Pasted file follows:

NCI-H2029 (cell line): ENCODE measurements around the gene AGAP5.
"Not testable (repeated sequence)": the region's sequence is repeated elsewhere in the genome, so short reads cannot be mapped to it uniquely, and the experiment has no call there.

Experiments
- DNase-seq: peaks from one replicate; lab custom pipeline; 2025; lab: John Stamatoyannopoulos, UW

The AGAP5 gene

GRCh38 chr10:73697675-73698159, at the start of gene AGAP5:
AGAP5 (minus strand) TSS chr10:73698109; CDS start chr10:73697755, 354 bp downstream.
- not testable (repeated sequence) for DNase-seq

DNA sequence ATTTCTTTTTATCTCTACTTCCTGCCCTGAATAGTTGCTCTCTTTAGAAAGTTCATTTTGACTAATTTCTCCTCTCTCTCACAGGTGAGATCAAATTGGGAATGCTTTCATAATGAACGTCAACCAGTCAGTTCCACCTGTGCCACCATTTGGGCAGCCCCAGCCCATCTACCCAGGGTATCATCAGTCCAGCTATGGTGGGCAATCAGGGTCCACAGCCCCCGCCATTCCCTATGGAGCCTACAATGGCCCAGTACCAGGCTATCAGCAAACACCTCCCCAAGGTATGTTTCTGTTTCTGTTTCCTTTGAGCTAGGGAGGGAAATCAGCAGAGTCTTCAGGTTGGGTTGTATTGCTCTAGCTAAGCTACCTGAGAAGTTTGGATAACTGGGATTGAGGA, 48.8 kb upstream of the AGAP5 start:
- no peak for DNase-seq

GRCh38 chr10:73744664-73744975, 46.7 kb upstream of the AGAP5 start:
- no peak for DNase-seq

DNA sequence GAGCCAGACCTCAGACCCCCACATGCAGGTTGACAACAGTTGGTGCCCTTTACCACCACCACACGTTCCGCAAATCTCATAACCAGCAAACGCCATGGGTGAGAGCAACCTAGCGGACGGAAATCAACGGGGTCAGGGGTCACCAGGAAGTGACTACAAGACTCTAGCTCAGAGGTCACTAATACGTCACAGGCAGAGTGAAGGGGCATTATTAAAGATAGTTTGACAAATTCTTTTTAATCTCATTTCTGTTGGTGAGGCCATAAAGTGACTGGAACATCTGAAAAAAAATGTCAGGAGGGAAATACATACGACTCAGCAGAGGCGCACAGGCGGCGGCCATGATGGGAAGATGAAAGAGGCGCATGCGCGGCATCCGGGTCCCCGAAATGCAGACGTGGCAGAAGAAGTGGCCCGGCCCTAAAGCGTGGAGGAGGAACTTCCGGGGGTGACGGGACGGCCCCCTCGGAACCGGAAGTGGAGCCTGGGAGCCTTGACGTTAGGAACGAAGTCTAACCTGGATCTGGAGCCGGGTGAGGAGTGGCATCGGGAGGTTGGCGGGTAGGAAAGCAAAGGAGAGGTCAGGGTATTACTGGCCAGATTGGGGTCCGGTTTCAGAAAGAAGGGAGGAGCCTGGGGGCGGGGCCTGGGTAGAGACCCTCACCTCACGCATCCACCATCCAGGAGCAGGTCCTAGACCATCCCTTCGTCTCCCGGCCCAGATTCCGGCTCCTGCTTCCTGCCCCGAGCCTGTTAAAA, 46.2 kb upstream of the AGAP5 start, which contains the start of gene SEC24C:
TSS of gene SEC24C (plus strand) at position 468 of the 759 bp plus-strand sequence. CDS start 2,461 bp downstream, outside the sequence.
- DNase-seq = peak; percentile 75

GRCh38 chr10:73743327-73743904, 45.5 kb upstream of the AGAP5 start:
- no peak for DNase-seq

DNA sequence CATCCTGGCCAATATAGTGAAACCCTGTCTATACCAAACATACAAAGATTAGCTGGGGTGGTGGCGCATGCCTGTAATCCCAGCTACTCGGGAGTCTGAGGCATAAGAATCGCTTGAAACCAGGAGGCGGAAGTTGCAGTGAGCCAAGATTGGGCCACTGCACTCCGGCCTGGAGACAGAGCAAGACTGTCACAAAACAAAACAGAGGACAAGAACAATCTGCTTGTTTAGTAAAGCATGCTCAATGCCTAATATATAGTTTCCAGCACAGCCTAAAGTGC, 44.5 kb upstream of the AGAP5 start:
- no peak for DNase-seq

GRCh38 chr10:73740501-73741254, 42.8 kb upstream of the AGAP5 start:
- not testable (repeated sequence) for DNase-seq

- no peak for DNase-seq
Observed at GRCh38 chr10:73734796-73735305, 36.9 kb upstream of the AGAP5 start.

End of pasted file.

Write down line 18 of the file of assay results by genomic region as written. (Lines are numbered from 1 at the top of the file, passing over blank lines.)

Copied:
DNA sequence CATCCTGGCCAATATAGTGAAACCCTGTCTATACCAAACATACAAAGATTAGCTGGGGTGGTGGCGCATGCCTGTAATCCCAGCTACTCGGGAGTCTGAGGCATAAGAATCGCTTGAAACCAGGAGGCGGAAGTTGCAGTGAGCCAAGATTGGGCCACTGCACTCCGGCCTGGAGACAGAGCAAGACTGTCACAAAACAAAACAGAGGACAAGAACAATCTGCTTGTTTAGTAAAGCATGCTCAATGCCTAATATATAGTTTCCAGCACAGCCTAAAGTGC, 44.5 kb upstream of the AGAP5 start: